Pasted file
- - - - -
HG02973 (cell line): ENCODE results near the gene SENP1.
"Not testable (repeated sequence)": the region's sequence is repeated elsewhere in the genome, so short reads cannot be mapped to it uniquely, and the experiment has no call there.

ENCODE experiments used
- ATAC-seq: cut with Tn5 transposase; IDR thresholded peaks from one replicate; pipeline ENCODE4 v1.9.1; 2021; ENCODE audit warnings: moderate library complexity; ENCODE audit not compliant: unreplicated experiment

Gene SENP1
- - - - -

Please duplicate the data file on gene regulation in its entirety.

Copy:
HG02973 (cell line): ENCODE results near the gene SENP1.
"Not testable (repeated sequence)": the region's sequence is repeated elsewhere in the genome, so short reads cannot be mapped to it uniquely, and the experiment has no call there.

ENCODE experiments used
- ATAC-seq: cut with Tn5 transposase; IDR thresholded peaks from one replicate; pipeline ENCODE4 v1.9.1; 2021; ENCODE audit warnings: moderate library complexity; ENCODE audit not compliant: unreplicated experiment

Gene SENP1